Thursday, June 20, 2013

The Biblical Father-of-TheYear

This past Sunday was Father's Day, and as I often do, I found myself reflecting on the fathers of the Bible. The Earthly ones, I mean, not God the Father.

There are some notably good fathers in the Bible like Abraham, David, Job, Asa King of Judah (who has the distinction of being the only faithful King in Israel or Judah who both served the Lord and also raised a son who also served the Lord) to name a few.

There is one who stands out to me above the fold...and he is a father who isn't given a lot of credit in sermons and Biblical examples. His name is Joseph. His wife is better known, and his adopted son is the center of our faith.

Of course, I mean Joseph of Nazareth, husband of Mary and adopted father of Jesus Christ.

Consider Joseph for a moment. You have a man who has found the woman he wants to marry. He does everything right. He doesn't have sex with her until they are married. He is betrothed to her (that's engaged, for those of you from Palm Beach County, FL) and was presumably in the process of preparing a home for the two of them as Jewish tradition dictated at the time.

Then he finds out that Mary, who again, HE HASN'T HAD SEX WITH, is pregnant.* It's clearly not his child. Joseph has two obvious choices in the eyes of the people around him: divorce Mary quietly (likely by sending her away to a distant relative to live out her days in disgrace) or have her stoned to death. Joseph was a kind man who apparently loved Mary and did not want to disgrace her -- much less kill her -- and planned to use the former option.

Then Joseph was informed, by an angel, that Mary's child was the Son of God and that he was conceived by the Holy Spirit.  He still could have chosen to send Mary away, but instead chose to marry her as planned and raise Jesus as his own child. After the birth of Jesus, Mary and Joseph had four sons (James, Joses, Judas and Simon) and an indeterminate number of daughters.

Before Jesus was even born, Joseph made some sacrifices. He married Mary and likely subjected himself to significant ridicule by his peers. He also refrained from exercising his marital rights with Mary until after Jesus was born (that's "have sex with Mary" for those of you from Palm Beach County, FL). **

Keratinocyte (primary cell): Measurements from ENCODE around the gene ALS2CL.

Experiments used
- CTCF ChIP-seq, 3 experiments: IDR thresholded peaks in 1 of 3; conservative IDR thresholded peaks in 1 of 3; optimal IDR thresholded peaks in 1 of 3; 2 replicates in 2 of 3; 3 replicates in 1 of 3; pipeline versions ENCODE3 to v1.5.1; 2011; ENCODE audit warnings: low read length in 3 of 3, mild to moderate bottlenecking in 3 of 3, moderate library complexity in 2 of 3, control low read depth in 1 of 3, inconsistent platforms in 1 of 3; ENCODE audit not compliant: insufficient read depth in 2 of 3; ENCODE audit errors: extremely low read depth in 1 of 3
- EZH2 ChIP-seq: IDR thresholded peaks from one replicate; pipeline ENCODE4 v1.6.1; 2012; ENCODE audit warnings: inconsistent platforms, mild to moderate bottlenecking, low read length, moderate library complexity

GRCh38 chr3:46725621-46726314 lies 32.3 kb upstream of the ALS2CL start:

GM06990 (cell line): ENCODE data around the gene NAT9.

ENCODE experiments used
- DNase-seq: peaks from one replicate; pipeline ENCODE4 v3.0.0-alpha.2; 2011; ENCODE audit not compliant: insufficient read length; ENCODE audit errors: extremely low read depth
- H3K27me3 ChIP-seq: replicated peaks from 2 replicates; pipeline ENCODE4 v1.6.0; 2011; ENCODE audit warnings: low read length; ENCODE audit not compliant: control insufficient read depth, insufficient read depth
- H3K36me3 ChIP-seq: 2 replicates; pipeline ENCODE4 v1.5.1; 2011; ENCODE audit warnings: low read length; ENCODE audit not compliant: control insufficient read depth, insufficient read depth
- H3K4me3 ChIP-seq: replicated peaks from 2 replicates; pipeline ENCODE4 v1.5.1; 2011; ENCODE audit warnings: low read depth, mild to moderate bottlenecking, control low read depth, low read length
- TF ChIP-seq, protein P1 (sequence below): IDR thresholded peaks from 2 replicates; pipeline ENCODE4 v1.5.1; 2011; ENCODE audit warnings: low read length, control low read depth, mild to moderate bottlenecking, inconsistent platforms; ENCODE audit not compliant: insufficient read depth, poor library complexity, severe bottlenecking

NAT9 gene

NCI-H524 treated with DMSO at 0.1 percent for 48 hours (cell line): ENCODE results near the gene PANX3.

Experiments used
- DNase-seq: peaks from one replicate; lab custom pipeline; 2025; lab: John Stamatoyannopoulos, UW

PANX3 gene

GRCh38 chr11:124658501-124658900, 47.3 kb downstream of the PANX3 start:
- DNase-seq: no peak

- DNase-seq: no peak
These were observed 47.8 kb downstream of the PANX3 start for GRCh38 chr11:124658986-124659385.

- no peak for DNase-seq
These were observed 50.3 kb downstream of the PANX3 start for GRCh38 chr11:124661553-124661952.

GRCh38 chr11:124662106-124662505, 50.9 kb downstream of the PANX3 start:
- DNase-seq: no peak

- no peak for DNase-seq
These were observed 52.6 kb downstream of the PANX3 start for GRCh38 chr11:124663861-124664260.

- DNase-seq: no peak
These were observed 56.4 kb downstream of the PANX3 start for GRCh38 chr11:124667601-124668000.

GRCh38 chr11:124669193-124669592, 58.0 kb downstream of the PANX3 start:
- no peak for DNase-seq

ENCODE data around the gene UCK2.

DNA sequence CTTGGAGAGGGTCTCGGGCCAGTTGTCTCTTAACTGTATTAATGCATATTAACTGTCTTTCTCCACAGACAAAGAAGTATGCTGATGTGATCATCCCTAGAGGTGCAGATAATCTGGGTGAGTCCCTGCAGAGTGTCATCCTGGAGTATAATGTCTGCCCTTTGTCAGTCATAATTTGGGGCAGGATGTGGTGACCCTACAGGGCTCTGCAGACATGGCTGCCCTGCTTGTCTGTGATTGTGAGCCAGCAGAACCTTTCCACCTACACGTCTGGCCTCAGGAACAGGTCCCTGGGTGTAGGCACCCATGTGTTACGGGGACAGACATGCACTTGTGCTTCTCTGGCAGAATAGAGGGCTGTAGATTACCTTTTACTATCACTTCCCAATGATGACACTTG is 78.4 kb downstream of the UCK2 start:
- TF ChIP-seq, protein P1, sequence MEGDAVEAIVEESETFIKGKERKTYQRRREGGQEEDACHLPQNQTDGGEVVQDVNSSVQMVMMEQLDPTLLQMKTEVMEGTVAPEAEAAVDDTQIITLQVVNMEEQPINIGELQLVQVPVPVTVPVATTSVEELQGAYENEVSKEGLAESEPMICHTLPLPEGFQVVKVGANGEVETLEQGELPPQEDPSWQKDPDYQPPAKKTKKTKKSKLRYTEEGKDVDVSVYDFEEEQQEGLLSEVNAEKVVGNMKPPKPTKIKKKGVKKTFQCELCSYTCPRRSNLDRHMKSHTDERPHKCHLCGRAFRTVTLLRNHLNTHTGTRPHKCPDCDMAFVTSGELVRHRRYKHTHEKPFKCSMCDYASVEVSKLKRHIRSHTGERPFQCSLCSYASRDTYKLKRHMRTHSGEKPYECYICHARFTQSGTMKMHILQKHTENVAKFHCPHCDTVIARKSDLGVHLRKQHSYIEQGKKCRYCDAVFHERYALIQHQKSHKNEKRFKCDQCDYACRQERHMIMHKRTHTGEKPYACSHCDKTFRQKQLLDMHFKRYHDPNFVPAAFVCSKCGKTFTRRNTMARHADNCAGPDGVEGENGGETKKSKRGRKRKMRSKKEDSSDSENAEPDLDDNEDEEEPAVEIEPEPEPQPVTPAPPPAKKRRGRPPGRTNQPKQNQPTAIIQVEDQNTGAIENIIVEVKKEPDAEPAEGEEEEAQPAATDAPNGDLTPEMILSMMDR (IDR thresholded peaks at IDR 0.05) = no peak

After Jesus was born, Joseph had to protect his adopted son from an evil King before he could settle down to life. Joseph was then charged to teach Jesus, along with his four natural sons, his trade of carpentry. I'm sure it wasn't easy to raise the Son of God. Yes, he was without sin and therefore would have been perfectly obedient to Joseph -- but his other four boys were not perfect and subject to the usual issues of childhood. I'm sure there was some rivalry against Jesus from the other brothers ("Sure, Dad, we're not perfect like Jesus...the best son ever!")

Joseph, knowing that Jesus wasn't his natural son, took on the difficult and trying task of raising Jesus as his own. He is perhaps the best known adopted father in history. I know (second hand) what it takes to be an adopted father of a child in general. I have an adopted sister and my fiancee has an adopted brother -- so I have witnessed my dad with my sister and have heard stories from my future father-in-law about his experiences.

Yet Joseph did what God asked him to do. He raised Jesus. He taught him to build tables and chairs, boats, carts, whatever. He handled Jesus' problems with His brothers. He cared for Jesus as his own, while knowing all along that this child was in fact HIS God.

So, this week after Father's Day, I'd like to salute Joseph of Nazareth. I look forward to meeting him someday in Heaven. Mary gets all the credit and PR -- and well she should -- but Joseph deserves a nod as well. He raised our Lord as his own child. As human Biblical fathers go, I'd say Joseph gets the top spot.


* If the child was indeed his, given his betrothal to Mary and according common practice in Joseph's time, it would not have been considered sin. Many historians report that a betrothed couple in Israel were considered married and allowed to have sex, although they did not live together.

** Despite what the Catholic Church teaches, the Bible says Joseph "did not know (Mary) till she had brought forth her firstborn Son." Translation: He did not know (have sex with) Mary UNTIL JESUS WAS BORN. It did not say he never had sex with her.

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